Tag Archives: Mental health

Cognitive Behavioural Therapy vs. Mindfulness Therapy

It is known that mindfulness therapy is effective in improving depression and, in many circumstances, in improving chronic pain (see later in News Blog). What is not so clear is whether it is better than the more standard therapy of cognitive behavioural therapy (CBT).

Cognitive behavioural therapy aims to abolish or reduce painful and harmful thoughts. Mindfulness therapy on the other hand does not seek to extirpate the depressing thoughts, but rather to help the person disassociate themselves from the harmful consequences of these thoughts. It often involves an element of meditation.

We have found three recent studies which compare CBT and mindfulness therapy head-to-head for depression.[1-3] In all three RCTs the two therapies were a dead heat. In short, both methods seem equally effective and certainly they are both better than nothing. But does this mean that they are equal; that the choice does not matter one way or the other?

In this article I argue that the fact that the two therapies all equally effective in improving mood, does not mean that they are equivalent. This is because they are designed to have different effects – abolition of harmful thoughts in one case, learning to live with them in the other. So it is reasonable to ask which one would prefer, abolishing the painful thoughts or simply learning not to be affected by them.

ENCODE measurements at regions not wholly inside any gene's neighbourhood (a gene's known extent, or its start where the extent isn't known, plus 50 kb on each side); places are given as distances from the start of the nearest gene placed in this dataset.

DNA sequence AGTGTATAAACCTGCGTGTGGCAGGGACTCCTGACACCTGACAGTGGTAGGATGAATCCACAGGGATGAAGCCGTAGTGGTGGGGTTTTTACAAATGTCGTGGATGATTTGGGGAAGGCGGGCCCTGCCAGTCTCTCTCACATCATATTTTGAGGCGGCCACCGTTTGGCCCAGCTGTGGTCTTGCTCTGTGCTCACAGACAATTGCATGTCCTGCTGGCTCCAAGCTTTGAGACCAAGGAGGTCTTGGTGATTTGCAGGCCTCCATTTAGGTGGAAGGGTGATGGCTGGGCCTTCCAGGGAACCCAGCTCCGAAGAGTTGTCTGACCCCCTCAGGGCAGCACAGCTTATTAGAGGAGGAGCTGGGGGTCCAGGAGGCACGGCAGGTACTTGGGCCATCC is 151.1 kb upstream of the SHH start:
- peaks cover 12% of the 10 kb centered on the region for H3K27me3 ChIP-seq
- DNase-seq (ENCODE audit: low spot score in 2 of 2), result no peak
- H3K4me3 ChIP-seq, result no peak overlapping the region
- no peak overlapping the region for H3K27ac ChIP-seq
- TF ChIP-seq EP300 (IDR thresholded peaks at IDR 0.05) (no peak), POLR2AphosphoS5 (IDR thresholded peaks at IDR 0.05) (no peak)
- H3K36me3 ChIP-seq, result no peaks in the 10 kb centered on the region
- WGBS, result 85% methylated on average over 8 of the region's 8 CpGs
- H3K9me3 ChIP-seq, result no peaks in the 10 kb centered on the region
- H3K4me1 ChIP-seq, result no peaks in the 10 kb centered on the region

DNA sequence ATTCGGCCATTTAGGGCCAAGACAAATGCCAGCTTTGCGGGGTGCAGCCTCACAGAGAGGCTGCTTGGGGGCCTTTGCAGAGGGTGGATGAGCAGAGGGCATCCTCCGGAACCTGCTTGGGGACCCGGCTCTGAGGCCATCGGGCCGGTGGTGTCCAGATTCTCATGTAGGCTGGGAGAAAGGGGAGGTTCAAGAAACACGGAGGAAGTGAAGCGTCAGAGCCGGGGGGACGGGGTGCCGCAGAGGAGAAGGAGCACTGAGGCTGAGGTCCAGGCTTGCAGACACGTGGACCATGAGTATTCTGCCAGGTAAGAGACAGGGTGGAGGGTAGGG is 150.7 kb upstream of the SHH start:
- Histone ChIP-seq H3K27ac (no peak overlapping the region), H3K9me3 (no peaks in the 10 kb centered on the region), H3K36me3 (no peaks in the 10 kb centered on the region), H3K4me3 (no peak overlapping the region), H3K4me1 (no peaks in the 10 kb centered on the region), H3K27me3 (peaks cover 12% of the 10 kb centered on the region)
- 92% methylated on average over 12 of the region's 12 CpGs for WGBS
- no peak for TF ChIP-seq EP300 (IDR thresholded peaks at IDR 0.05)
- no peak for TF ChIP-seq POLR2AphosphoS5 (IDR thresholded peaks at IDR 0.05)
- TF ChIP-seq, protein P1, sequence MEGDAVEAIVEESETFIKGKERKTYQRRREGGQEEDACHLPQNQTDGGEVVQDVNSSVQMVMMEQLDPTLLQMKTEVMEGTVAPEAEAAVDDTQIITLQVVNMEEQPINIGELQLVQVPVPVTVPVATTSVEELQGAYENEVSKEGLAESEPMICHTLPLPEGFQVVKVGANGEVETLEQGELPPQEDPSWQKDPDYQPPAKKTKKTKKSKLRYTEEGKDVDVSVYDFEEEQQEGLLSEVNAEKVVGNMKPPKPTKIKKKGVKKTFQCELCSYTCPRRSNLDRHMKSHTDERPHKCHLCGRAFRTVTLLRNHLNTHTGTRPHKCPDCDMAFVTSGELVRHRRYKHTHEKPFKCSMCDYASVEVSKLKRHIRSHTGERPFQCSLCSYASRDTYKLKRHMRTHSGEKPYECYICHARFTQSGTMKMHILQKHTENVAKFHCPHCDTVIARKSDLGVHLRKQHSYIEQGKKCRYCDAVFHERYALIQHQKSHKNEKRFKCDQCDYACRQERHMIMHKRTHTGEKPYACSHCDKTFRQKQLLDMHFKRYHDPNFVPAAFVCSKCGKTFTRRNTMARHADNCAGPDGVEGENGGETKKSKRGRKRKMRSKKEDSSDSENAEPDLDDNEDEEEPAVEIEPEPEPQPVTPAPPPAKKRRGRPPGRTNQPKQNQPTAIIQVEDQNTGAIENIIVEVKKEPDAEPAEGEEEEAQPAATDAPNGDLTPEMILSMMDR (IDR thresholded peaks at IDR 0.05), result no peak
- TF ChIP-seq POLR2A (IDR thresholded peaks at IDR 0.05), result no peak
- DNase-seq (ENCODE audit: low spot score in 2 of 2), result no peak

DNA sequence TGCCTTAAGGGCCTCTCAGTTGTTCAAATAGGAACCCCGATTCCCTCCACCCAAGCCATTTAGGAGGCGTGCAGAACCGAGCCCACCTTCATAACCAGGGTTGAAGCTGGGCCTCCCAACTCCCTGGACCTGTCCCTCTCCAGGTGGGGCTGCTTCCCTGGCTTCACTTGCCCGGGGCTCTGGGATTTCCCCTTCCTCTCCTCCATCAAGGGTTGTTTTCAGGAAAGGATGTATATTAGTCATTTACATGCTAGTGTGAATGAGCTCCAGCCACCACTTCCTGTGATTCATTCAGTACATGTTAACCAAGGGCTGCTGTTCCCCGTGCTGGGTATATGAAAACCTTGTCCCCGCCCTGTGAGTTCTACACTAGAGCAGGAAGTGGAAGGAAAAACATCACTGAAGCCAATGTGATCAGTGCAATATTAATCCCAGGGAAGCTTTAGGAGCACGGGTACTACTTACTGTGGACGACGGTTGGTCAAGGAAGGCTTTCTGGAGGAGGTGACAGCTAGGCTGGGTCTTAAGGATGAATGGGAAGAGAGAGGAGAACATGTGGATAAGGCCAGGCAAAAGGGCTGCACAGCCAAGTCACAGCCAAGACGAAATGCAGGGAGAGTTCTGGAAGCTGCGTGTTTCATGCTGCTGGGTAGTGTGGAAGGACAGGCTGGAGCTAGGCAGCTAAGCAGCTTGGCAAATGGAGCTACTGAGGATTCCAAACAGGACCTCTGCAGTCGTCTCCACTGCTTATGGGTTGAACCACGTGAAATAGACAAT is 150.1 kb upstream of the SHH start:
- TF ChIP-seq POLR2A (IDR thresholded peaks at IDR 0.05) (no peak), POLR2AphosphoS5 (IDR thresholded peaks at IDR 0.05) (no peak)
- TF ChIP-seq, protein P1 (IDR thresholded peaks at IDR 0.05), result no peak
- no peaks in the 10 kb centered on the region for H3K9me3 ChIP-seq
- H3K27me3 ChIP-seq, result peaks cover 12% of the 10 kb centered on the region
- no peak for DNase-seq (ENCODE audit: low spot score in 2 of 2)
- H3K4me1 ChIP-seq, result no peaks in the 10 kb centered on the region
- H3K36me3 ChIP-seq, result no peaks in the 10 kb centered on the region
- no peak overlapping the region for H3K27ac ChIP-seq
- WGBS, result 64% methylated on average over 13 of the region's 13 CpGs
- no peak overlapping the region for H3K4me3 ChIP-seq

Philosophically, the argument behind CBT is that thoughts, at least at a certain level, are a kind of behaviour. They are a behaviour in the sense that they can be changed under conscious control. Mindfulness therapy does not attempt to ‘over-write’ thoughts. This means that the two therapies, in so far as they achieve their objectives, are not philosophically equivalent. Moreover, there are arguments in favour of removing the harmful thoughts, even if this does not result in any greater improvement in mood than the counter-factural. Consider a man whose wife is annoyed by certain movements that he is unable to control. It is surely much better, both from her point of view and from the point of view of the husband, that these painful thoughts should be removed altogether, rather than just tolerated. Alternatively, consider a person who is chronically distressed by a recurring memory of the painful death of a parent. Again, it is surely better that this person trains himself to think of another aspect of the parent’s life whenever the troubling thoughts recur, than to simply continue to remember the death, but not get upset by it.